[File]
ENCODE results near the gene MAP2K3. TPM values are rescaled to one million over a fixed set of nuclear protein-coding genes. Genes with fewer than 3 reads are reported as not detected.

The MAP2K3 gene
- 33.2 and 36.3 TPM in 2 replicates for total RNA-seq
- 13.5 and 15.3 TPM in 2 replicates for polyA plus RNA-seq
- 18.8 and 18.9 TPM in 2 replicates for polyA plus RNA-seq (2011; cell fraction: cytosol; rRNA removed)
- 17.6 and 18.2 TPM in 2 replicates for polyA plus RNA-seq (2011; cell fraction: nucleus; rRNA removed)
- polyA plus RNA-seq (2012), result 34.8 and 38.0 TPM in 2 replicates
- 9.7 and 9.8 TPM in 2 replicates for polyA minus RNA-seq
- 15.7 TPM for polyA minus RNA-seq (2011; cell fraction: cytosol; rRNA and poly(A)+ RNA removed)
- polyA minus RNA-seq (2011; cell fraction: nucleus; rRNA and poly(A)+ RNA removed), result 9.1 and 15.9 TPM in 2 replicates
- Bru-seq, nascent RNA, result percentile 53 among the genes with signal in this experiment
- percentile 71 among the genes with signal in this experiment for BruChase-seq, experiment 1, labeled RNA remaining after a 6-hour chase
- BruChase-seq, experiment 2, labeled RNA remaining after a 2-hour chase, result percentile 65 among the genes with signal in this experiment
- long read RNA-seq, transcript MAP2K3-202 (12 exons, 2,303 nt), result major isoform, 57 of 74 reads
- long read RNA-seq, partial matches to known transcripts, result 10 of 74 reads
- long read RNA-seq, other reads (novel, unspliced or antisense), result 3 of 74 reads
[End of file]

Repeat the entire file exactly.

ENCODE results near the gene MAP2K3. TPM values are rescaled to one million over a fixed set of nuclear protein-coding genes. Genes with fewer than 3 reads are reported as not detected.

The MAP2K3 gene
- 33.2 and 36.3 TPM in 2 replicates for total RNA-seq
- 13.5 and 15.3 TPM in 2 replicates for polyA plus RNA-seq
- 18.8 and 18.9 TPM in 2 replicates for polyA plus RNA-seq (2011; cell fraction: cytosol; rRNA removed)
- 17.6 and 18.2 TPM in 2 replicates for polyA plus RNA-seq (2011; cell fraction: nucleus; rRNA removed)
- polyA plus RNA-seq (2012), result 34.8 and 38.0 TPM in 2 replicates
- 9.7 and 9.8 TPM in 2 replicates for polyA minus RNA-seq
- 15.7 TPM for polyA minus RNA-seq (2011; cell fraction: cytosol; rRNA and poly(A)+ RNA removed)
- polyA minus RNA-seq (2011; cell fraction: nucleus; rRNA and poly(A)+ RNA removed), result 9.1 and 15.9 TPM in 2 replicates
- Bru-seq, nascent RNA, result percentile 53 among the genes with signal in this experiment
- percentile 71 among the genes with signal in this experiment for BruChase-seq, experiment 1, labeled RNA remaining after a 6-hour chase
- BruChase-seq, experiment 2, labeled RNA remaining after a 2-hour chase, result percentile 65 among the genes with signal in this experiment
- long read RNA-seq, transcript MAP2K3-202 (12 exons, 2,303 nt), result major isoform, 57 of 74 reads
- long read RNA-seq, partial matches to known transcripts, result 10 of 74 reads
- long read RNA-seq, other reads (novel, unspliced or antisense), result 3 of 74 reads